Real Talkies

Real Talkies

Every cut is a lie. It’s never that way. Those two shots were never next to each other in time that way. But you’re telling a lie in order to tell the truth. –Wolf Koenig.

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INDIA: THE MISSING GIRLS – A SOCIETY OUT OF BALANCE

June 24, 2011 , , , , ,

A survey conducted by UK based Thompson Reuters Foundation ranks Afghanistan, Congo, Pakistan, India and Somalia the five most dangerous countries for women to live in. In these countries basic human rights are systematically denied to women. Though this might be the harsh reality for the majority of the women in these countries, the intent of the series of articles in Real Talkies, on each one of these nations is to showcase possibilities. The focus will be on the pioneers in these countries who break these concrete barriers and let the little girls dream, aspire and believe that anything is possible in their lives.

According to the Census commission of India, in 2001 the sex ratio ( females per thousand males) was 933. It was 946 females for every 1000 males in rural India and surprisingly 900 in Urban India. (CENSUS DATA 2001). 2011 Census data indicates the number slightly improved to an average of 940. (District Wise Sex Ratio 2011). Out of the 640 districts, 102 (thank god) districts have reversed ratio where the females are higher in number than males. While there are some districts where the females to male ratio is in the 500s. The link elaborates more on the specific numbers. Unlike countries that restrict access to education, healthy life, basic sanitation, economic empowerment, equality, India truly nips them in the bud. Why deal with all these issues, let us just not let them be born! It is estimated that 12 million girls were aborted in the last three decades.

INDIA: THE MISSING GIRLS

A Society out of balance

In someways this is far worse than wars. The perpetrators are not men with guns but family members. They are not an isolated group but are spread across the cross section of civil society from urban to rural, rich to poor, educated to uneducated. It is an epidemic!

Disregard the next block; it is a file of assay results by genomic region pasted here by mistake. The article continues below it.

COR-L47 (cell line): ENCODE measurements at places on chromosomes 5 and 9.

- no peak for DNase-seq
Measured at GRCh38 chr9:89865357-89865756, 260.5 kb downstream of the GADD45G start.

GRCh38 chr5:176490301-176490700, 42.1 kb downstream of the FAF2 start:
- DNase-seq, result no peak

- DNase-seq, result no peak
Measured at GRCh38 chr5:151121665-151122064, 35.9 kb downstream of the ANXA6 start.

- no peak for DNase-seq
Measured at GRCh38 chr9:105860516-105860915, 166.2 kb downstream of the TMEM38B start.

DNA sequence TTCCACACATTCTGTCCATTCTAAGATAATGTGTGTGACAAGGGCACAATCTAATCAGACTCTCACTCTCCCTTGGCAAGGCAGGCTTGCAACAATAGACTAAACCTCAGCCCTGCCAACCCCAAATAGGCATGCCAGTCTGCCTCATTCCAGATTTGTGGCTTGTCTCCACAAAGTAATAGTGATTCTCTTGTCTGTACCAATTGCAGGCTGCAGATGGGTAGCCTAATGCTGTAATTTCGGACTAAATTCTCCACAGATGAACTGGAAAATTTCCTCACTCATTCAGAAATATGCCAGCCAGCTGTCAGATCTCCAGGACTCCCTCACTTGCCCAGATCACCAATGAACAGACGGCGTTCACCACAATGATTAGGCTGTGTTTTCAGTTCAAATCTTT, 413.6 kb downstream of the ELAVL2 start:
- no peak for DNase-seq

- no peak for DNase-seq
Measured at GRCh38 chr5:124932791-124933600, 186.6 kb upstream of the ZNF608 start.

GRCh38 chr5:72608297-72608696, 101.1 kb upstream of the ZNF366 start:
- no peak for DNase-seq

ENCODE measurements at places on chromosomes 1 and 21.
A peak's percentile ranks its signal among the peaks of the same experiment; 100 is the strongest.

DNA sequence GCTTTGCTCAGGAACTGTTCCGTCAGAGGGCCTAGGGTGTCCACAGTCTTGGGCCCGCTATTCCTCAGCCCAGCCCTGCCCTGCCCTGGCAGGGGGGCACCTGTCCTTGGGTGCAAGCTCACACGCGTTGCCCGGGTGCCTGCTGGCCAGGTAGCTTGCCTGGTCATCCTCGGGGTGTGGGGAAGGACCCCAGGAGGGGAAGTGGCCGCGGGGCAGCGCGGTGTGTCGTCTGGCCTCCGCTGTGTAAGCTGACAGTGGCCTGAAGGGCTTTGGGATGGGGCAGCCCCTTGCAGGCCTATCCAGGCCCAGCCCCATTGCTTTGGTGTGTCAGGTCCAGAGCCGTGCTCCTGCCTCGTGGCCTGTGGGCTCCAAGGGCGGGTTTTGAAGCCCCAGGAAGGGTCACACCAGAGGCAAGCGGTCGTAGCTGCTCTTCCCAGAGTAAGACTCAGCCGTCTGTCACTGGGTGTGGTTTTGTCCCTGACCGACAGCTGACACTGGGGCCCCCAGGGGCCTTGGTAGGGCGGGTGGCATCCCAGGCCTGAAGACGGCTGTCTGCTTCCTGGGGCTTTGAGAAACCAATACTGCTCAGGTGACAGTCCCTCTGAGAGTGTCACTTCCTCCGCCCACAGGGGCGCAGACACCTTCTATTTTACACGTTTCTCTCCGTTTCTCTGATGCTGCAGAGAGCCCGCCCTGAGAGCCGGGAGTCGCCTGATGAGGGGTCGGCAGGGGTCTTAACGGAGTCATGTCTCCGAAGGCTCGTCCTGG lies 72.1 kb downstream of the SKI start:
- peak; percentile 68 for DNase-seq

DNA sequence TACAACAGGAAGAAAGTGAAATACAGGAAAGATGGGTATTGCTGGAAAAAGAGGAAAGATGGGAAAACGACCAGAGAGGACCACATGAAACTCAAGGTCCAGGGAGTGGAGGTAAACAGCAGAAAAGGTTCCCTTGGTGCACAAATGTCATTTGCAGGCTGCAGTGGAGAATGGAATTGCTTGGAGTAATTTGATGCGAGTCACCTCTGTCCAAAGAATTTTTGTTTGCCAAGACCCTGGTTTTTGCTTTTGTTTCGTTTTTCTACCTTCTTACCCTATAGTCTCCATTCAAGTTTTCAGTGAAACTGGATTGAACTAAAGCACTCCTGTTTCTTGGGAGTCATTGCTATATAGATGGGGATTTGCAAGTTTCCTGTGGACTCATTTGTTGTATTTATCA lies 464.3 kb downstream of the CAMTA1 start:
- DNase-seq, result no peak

Petals in the Dust: India’s Missing Girls, will explore the reasons behind this “gendercide”, it’s origin, growth and consequences.It is the intention of the film to serve as a voice for the women of India, calling attention to female infanticide and foeticide, practices that have lead to the biggest genocide in India’s history.  The U.N. has warned that these acts if left unabated, would lead to an increase in trafficking, sexual abuse and violence towards women.

This is not to say, that the status for women who are born is any better. A large section of the female population deals with cultural/religious/economic discrimination, domestic violence/abuse and sex trafficking. It is very true there are many Indias. it is a country of paradoxes. According to me, the main culprit in my opinion that has driven families, women and men to selectively abort their female fetus is the fear of the INDIAN WEDDING and the UGLY dowry.

The great Indian wedding bazaar.

While Indian marriages are fun and colorful for many there is a darkside to the whole affair.The marriage pressure for millions in India does not end with the marriage, a family has continued pressure to contribute to the family that their daughter has been married into – during festivals, at major milestones in their marriage, during childbirth and so on – so there is continued monetary pressure for a lifetime.

A change in the society’s perceptions of the role of women in the Indian family is absolutely necessary for eliminating female infanticide.  While this may sound archaic and primitive, vast majority of families in India are afraid of the consequences and continued pressure they experience after their daughter is married. To break this pattern, education, employment and empowerment of the Indian women is absolutely necessary.

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